Fingerprint Cards (FPC) is trying to dispel some popular misconceptions about fingerprint spoofing. In its latest blog post, the company notes that while spoofing is technically possible, it is difficult to the point that it becomes prohibitively expensive for the average criminal.
Of course, that stands in sharp contrast with the first automated fingerprint scanners, which arrived in the 1970s and could be spoofed with little more than a good photocopier. Technology has improved dramatically in the decades since. Smartphones have been particularly important in that regard, since the demand for smaller and less expensive sensors has been driving hardware and software innovation for the past few years.
On that front, FPC explained that component manufacturers found ways to capture a smaller surface area with a much greater level of detail. The technology is now so sophisticated that it is virtually impossible to spoof a sensor without a full laboratory setup and exceptional Photoshop skills in addition to a high-quality latent print. Even then, the process can take months, and would need to be repeated for each individual print.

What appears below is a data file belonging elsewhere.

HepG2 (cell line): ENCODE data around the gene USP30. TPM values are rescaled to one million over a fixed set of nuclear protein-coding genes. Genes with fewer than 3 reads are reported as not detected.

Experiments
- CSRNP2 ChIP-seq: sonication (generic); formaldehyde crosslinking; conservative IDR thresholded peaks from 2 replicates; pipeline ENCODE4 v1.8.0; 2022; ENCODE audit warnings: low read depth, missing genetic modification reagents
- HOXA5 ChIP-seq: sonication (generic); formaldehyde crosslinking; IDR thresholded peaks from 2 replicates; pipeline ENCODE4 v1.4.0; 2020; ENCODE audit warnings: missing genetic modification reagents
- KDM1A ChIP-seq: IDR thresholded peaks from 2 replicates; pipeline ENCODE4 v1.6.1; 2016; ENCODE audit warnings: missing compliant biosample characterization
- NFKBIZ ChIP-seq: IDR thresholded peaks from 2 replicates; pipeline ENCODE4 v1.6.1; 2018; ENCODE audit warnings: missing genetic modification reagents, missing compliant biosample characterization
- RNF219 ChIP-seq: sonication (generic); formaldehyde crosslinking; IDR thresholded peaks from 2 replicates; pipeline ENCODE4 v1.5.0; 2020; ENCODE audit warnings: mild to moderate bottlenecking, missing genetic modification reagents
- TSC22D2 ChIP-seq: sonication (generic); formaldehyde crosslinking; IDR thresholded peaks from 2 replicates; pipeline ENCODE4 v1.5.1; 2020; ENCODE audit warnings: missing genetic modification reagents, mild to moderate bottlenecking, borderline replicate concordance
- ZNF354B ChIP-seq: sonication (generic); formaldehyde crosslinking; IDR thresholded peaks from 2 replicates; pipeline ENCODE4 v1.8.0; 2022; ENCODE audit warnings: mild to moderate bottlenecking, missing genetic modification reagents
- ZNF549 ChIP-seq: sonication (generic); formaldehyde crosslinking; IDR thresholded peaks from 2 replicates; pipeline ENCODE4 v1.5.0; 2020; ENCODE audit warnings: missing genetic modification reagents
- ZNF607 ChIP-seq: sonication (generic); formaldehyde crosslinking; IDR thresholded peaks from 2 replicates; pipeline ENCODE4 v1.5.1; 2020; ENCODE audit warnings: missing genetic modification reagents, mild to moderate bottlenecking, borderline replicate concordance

That’s why fingerprint spoofing is relatively unappealing to cybercriminals, who are usually looking for techniques that can be deployed at scale. For the most part, spoofing fingerprints is simply not an effective use of time or resources, especially when compared to traditional authentication methods like passwords and PINs.
While smartphones are still an integral part of the company’s business, FPC has taken steps to diversify its portfolio in the past few months. The company released new software designed for access control applications, as well as a new BM-Lite sensor for IoT devices. FPC has also called for the mass adoption of biometric payment cards, arguing that fingerprint biometrics will allow banks and merchants to raise the spending cap for contactless transactions.
May 21, 2020 – by Eric Weiss